Julia Verena Lalande – Managing Director – Making the Shift – Youth Homelessness Social Innovation Lab

David French – Director of Policy and Planning – A Way Home Canada

For the past year we have been working on Duty to Assist, exploring the Welsh model and co-designing a  prototype in Hamilton, ON, to explore how it could be adapted to the Canadian context. But what would it actually take to make Duty to Assist a reality in Canada? When the Canadian Coalition for the Rights of the Child approached us and asked if we wanted to make a submission to the UN Committee on the Rights of the Child, we knew that outlining how Duty to Assist could accelerate Canada’s Obligations Under General Comment No. 21 (2017) was the only direction the submission could take. The report is now available, and we want to share our highlights with you.

What are General Comments?

General Comments are published by United Nations treaty bodies to interpret and provide guidance on human rights treaties. The United Nations Convention on the Rights of the Child is the key piece of international law on children’s rights. It describes what children need to survive, grow and reach their potential in life. In 2017, the United Nations Committee on the Rights of the Child published General Comment No. 21 on Children in Street Situations. For the first time ever, street children became the focus of authoritative United Nations guidance to States on how to uphold the rights enshrined in the UN Convention on the Rights of the Child (UN CRC). The objectives of the general comment are:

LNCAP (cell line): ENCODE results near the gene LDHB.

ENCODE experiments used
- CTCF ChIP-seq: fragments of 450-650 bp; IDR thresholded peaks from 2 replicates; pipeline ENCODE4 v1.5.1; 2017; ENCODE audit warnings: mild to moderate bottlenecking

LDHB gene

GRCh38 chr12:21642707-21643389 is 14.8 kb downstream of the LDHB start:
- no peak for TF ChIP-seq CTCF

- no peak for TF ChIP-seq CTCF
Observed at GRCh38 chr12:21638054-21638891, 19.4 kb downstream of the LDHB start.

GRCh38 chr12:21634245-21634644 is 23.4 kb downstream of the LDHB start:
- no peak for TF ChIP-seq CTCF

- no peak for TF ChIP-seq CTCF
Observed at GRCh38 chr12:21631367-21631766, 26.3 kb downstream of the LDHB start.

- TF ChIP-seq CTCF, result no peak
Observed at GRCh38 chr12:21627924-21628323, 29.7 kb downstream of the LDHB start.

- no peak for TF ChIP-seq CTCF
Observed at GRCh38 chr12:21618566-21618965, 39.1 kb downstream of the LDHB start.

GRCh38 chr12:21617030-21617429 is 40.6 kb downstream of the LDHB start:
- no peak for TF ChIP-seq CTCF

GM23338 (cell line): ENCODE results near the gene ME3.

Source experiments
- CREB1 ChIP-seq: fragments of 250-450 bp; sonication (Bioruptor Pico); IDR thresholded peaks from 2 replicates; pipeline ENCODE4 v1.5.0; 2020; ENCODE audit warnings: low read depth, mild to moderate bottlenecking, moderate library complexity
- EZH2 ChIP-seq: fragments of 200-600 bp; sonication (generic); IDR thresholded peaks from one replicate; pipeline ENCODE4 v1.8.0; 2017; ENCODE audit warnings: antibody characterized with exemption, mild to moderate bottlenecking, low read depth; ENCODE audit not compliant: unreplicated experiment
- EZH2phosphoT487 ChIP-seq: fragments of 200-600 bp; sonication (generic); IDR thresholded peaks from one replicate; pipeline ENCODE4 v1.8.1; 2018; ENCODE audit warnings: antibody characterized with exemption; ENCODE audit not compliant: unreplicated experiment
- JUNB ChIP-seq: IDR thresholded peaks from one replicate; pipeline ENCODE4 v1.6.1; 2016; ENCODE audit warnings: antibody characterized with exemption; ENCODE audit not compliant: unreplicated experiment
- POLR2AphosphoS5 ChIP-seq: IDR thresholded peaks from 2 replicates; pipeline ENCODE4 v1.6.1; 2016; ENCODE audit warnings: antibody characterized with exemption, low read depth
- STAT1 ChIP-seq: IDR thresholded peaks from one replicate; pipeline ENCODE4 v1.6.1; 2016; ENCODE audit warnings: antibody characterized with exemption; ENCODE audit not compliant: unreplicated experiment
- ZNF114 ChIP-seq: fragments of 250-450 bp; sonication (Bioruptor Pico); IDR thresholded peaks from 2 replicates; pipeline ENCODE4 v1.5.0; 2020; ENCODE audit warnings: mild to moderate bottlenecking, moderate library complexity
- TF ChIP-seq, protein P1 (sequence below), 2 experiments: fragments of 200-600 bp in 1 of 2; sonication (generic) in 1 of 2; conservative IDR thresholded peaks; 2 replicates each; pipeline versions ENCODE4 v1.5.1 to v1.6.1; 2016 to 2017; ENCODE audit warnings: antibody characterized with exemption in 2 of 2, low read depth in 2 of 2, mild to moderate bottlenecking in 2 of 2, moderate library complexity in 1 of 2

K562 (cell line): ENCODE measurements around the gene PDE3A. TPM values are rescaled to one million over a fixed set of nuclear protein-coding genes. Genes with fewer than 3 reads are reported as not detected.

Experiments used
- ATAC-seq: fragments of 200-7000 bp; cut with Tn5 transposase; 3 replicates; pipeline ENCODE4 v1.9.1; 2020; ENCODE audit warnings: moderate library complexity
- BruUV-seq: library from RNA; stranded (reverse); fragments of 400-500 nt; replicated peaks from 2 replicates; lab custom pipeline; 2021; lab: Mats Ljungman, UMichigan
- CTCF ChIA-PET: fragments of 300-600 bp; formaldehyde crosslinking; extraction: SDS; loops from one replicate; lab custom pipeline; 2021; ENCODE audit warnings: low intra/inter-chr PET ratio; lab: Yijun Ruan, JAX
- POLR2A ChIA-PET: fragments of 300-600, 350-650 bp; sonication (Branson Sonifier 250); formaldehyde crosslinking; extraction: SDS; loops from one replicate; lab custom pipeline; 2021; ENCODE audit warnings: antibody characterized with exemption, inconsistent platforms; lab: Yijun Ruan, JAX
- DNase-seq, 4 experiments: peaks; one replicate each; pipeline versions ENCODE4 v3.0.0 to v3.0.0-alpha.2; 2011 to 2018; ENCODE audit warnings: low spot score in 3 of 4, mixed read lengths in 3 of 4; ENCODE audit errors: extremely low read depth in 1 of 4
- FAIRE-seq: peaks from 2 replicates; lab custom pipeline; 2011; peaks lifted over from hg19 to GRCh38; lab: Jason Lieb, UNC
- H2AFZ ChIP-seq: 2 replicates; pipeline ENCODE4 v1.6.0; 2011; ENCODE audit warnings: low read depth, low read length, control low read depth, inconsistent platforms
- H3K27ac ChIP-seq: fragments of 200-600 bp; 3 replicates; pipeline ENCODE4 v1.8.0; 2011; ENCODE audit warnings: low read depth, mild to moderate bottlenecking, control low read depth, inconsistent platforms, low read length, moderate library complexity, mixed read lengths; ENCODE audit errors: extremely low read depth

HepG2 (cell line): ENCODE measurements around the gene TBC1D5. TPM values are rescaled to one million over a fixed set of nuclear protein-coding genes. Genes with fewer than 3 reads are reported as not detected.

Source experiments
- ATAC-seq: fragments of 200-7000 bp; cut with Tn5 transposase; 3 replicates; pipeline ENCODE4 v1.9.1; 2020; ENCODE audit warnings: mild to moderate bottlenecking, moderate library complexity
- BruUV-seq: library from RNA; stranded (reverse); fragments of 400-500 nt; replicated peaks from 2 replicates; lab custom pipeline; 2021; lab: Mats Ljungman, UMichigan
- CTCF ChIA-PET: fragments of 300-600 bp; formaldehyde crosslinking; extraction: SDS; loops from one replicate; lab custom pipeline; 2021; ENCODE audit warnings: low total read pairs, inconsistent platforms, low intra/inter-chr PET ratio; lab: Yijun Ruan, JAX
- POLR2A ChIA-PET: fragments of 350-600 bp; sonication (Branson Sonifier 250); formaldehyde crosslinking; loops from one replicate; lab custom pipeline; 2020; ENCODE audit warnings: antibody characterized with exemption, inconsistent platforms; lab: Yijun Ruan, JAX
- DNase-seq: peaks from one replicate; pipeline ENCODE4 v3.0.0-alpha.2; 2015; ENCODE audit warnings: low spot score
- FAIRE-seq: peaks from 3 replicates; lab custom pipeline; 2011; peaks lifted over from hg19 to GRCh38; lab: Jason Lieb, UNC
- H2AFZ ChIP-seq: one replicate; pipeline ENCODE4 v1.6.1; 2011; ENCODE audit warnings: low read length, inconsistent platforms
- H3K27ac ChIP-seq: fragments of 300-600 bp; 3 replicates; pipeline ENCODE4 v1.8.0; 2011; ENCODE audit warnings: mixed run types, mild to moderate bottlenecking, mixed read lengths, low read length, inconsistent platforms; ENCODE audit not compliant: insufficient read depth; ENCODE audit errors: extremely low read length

1.  To clarify the obligations of States in applying a child rights approach to strategies and initiatives for children in street situations;
  2. To provide comprehensive and authoritative guidance to States on using a holistic, child rights approach to prevent children experiencing rights violations that can result in them having to depend on the streets for their survival; and to promote and protect the rights of children already in street situations;
  3. To identify the implications of particular articles of the Convention for children in street situations to enhance respect for them as rights holders and full citizens, and to enhance understanding of children’s connections to the street.1

Importantly for Canada and A Way Home Canada, the general comment focus aligns well with the Youth Rights! Right Now Human Rights Guide to Ending Youth Homelessness (the Guide) that was developed in partnership with Canada Without Poverty, the Canadian Observatory on Homelessness and FEANTSA (the European Federation of National Organisations working with the Homeless) under the expertise and guidance of the United Nations Special Rapporteur on the Right to Housing, Ms. Leilani Farha. The Guide underpins all of our collective work and serves as the foundation for our policy, planning, practice and innovation efforts.

What is Duty to Assist?

As a rights-based approach to youth homelessness, Duty to Assist legislation identifies and articulates jurisdictional responsibilities within and between different orders of government in order to make their best effort to ensure any young person who is referred for assistance (including through self-referral) is provided with the appropriate supports, information, and advice to remain housed, or quickly become re-housed. This statutory duty is not met by simply referring a young person to an emergency shelter or other homelessness services that do not proactively prevent their homelessness or help them exit homelessness rapidly and in a sustained way. The visual below highlights how Duty to Assist can work in practice:

Infographic showing what is Duty to Assist

The Vision for Canada